One small step into immortality
NEIL Armstrong’s horizons were great but he never forgot his roots in the Scottish Borders.
He was one of the most famous men on the planet and the moment he became the first person to set foot on the Moon he took human endeavour into a new dimension.
On 20 July 1969, Neil Armstrong uttered the evocative, often mis-quoted, words: “One small step for a man – one giant leap for mankind.”
But he was a reluctant hero, whose visit to his ancestral hometown of Langholm, Dumfriesshire, in 1972 to accept the freedom of the town was one of the very few public appearances he ever made.
Armstrong, who has died after complications following heart surgery at the age of 82, never wrote his autobiography nor embraced the celebrity circuit like fellow Apollo 11 pilot Buzz Aldrin.
He rarely gave interviews or lectures and avoided autograph hunters. But it was clear from the few public utterances he made that the momentous event of the Moon landing had, unsurprisingly, changed his life.
“It suddenly struck me that that tiny pea, pretty and blue, was the Earth,” he once said. “I put up my thumb and shut one eye, and my thumb blotted out the planet Earth. I didn’t feel like a giant. I felt very, very small.”
An estimated 600 million people – a fifth of the world’s population – watched the landing or listened to it on the radio, the largest audience for any single event in history. Parents huddled with their children in front of the television, mesmerized.
At that moment Armstrong became world famous, but he remained a fastidious engineer who was reluctant to become the face of space.
Growing up in Wapakoneta, nestled in the rich agricultural lands of Western Ohio, Armstrong had a strong interest in flying and earned his pilot’s licence when he was just 16.
He said: “Gliders, sail planes, they’re wonderful flying machines. It’s the closest you can come to being a bird.”
After flying combat missions during the Korean War, he became a test pilot and joined Nasa’s astronaut program in 1962.
His first spaceflight was the Nasa Gemini 8 mission in 1966, for which he was the command pilot, becoming one of the first Americans to fly in space.
On this mission, he performed the first manned docking of two spacecraft, with pilot David Scott.
Armstrong’s second and final spaceflight was as mission commander of the Apollo 11 Moon landing mission in 1969.
As they touched down on the surface of the moon Armstrong sent a radio message: “Houston, Tranquillity Base here. The Eagle has landed.”
At Nasa command the engineers breathed a sigh of relief. “Roger, Tranquillity,” it radioed back.
“We copy you on the ground. You’ve got a bunch of guys about to turn blue. We’re breathing again. Thanks a lot.”
On this mission, Armstrong and Aldrin descended to the lunar surface and spent two- and-a-half-hours exploring and collecting samples while Michael Collins remained in orbit in the command module.
Asked about his experience on the Moon in a television interview, Armstrong said: “It’s an interesting place to be. I recommend it.”
He believed space exploration was a great step forward for mankind, saying: “The important achievement of Apollo was demonstrating that humanity is not forever chained to this planet and our visions go rather further than that and our opportunities are unlimited.”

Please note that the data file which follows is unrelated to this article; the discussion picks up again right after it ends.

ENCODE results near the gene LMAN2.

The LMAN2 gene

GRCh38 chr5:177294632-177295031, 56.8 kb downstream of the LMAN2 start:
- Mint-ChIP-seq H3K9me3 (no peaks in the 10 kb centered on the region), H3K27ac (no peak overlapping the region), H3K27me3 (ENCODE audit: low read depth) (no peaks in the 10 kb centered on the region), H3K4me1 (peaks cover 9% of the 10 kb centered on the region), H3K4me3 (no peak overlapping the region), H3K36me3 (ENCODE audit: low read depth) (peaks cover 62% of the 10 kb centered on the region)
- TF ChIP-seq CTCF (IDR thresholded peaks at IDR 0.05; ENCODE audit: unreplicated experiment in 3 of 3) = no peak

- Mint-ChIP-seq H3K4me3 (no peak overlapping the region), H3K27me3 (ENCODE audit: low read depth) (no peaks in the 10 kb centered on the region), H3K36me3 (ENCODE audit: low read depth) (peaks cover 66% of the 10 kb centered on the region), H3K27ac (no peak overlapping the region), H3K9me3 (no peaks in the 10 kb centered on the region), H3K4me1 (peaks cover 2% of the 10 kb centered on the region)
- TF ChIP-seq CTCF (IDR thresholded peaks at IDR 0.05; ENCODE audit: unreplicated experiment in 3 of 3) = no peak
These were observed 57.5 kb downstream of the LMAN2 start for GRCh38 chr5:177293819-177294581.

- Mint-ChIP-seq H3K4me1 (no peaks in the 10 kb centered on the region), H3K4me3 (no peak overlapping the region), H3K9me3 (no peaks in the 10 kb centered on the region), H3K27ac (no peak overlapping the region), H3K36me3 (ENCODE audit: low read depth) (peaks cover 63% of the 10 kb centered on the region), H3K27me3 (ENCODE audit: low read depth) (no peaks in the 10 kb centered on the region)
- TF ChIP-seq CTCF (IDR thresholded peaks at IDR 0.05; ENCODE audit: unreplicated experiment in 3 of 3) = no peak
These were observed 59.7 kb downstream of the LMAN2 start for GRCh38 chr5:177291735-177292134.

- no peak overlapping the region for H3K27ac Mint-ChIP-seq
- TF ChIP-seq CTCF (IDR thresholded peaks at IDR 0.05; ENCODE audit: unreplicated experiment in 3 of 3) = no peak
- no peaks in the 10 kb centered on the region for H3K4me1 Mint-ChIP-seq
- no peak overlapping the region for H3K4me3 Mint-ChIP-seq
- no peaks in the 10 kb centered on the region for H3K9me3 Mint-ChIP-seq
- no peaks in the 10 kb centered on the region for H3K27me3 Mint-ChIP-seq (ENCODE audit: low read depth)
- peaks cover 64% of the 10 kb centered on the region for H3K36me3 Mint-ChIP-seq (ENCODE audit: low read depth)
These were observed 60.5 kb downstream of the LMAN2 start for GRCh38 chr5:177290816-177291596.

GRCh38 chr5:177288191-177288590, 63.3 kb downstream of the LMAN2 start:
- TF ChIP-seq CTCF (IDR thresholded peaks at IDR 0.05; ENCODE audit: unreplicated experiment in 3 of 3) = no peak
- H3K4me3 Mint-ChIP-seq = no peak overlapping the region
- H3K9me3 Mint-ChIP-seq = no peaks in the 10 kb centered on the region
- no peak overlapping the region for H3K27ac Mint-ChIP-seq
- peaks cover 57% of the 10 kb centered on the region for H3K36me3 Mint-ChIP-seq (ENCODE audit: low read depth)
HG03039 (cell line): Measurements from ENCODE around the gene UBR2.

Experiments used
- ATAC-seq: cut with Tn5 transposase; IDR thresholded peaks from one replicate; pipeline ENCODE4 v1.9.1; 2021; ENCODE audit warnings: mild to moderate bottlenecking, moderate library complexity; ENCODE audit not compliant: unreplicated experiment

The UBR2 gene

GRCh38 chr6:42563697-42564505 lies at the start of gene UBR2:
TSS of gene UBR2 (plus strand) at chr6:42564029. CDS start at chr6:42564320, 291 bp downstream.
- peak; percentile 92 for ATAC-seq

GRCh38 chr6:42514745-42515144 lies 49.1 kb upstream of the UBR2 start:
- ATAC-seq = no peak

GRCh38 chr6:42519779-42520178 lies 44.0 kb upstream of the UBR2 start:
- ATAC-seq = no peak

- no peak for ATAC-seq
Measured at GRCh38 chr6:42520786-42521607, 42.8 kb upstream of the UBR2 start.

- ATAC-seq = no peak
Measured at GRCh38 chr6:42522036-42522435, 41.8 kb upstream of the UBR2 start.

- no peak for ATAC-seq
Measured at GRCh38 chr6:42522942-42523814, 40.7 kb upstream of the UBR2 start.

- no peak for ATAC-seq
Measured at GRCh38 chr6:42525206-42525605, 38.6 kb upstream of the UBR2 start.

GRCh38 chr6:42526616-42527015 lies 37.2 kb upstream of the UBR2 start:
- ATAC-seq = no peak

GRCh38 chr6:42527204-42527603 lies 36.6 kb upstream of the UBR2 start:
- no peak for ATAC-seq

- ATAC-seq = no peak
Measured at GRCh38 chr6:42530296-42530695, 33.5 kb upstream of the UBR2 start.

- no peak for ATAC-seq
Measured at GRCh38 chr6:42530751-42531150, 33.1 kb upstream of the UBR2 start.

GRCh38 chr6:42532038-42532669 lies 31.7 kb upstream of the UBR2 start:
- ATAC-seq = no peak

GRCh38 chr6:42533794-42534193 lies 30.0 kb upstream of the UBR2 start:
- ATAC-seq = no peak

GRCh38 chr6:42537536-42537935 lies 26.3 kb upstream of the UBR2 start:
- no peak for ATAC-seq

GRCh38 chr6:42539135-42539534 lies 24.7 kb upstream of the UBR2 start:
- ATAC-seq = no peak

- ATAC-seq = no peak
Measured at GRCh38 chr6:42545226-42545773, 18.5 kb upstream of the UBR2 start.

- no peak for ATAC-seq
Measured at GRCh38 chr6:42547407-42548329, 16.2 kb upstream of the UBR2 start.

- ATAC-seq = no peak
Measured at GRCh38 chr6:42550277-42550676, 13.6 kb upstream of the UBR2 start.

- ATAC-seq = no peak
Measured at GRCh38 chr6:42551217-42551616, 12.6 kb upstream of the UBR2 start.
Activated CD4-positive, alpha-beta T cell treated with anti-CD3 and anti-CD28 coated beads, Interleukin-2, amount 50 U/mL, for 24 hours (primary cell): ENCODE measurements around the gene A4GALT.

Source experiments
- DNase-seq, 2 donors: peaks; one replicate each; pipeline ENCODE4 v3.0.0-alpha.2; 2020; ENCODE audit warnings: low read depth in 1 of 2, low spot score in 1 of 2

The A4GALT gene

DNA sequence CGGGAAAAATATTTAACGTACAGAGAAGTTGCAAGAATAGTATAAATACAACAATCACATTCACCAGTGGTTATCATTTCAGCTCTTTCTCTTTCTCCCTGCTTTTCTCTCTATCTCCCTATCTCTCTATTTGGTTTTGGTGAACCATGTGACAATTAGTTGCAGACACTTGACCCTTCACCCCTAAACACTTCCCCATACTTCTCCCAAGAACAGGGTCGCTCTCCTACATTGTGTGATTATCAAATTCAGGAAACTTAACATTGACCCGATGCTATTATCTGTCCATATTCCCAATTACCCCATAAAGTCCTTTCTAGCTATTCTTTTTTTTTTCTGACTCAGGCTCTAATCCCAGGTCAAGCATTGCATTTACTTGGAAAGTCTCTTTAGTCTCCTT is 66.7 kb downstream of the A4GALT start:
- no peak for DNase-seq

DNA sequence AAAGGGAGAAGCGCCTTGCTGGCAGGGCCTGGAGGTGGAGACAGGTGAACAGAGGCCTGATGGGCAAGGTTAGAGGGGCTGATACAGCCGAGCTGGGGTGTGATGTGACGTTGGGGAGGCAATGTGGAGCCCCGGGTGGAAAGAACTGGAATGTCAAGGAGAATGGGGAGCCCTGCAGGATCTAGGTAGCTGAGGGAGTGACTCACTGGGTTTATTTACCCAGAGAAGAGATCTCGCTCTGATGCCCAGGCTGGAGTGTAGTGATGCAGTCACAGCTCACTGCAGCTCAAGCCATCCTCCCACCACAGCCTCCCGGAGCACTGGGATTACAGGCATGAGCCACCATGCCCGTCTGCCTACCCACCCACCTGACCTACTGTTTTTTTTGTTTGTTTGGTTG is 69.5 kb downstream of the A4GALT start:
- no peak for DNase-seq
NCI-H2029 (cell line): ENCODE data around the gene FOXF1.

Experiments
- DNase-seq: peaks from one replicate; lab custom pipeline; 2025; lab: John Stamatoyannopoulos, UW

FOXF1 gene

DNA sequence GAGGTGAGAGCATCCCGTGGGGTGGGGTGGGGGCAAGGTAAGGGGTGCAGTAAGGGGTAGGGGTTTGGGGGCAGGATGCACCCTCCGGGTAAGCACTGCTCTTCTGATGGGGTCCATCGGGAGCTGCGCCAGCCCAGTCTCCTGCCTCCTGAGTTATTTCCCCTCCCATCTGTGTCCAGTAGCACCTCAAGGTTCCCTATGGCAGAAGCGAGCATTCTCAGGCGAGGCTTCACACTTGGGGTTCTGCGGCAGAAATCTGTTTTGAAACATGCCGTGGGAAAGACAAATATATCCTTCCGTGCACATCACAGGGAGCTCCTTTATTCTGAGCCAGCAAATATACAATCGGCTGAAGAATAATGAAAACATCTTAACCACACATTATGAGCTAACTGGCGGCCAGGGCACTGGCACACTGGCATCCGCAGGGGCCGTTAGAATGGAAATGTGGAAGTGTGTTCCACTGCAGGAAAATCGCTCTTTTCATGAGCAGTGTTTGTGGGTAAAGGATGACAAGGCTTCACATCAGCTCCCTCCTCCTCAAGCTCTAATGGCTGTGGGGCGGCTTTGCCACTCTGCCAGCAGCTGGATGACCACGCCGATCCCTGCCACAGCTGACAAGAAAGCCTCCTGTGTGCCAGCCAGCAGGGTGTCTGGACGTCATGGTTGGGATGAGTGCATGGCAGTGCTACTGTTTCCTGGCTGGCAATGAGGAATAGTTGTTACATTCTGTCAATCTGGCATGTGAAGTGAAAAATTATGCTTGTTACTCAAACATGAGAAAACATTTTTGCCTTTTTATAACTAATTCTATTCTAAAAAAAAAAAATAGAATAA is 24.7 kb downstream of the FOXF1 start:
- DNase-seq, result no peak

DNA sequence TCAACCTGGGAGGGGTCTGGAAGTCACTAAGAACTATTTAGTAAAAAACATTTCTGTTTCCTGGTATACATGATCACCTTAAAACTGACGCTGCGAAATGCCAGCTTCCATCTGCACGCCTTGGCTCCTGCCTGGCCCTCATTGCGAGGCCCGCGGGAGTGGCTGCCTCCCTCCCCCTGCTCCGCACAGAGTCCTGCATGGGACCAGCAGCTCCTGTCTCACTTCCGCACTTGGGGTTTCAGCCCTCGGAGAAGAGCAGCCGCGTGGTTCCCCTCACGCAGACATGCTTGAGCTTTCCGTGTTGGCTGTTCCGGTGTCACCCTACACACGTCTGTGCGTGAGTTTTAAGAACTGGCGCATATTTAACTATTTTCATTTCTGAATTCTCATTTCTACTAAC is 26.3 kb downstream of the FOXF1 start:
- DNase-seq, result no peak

Although he had been a navy fighter pilot, a test pilot for Nasa’s forerunner and an astronaut, Armstrong never allowed himself to be caught up in the celebrity and glamour of the space program.
In 1970, Armstrong was appointed deputy associate administrator for aeronautics at Nasa but left the following year to teach aerospace engineering at the University of Cincinnati.
He remained there until 1979 and during that time bought a farm, where he raised cattle and corn. He stayed out of public view, accepting few requests for interviews or speeches.
“He didn’t give interviews, but he wasn’t a strange person or hard to talk to,” said Ron Huston, a colleague at the University of Cincinnati. “He just didn’t like being a novelty.”
“I am, and ever will be, a white socks, pocket protector, nerdy engineer,” he said in February 2000 in one of his rare public appearances. “And I take a substantial amount of pride in the accomplishments of my profession.”
However Armstrong always believed in the importance of space exploration and he went public in 2010 with his concerns about President Barack Obama’s space policy that shifted attention away from a return to the Moon and emphasised private companies developing spaceships.
He testified before Congress, said later he had “substantial reservations”.
Armstrong was proud of his Scottish roots and his visit to Langholm in Dumfriesshire where he accepted the freedom of the town in 1972 is still fondly remembered by the people who live there.
Depute Town Clerk Grace Brown described how surprised they were he had accepted the invitation. “We were quite incredulous really, I think, because we did not expect that someone who had walked on the Moon would want to come to a small town like Langholm.
“It was an absolutely fantastic day. The bunting was out, the bands were out and the town was in festive mood.
“I think he was quite impressed after he had become an honorary burgess, he referred to Langholm as his home town.”
Armstrong’s achievements and commitment to Langholm kindled pride among Armstrongs all over the world.
Fiona Armstrong of the Clan Armstrong Trust said: “The Moon landing was one of the great events of the 20th century – Neil Armstrong’s visit to Langholm, the Border town’s greatest day ever.
“There’s maybe only one slight regret – that he called it a “giant leap for mankind” and not a “muckle leap”.
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Sunday 19 May 2013
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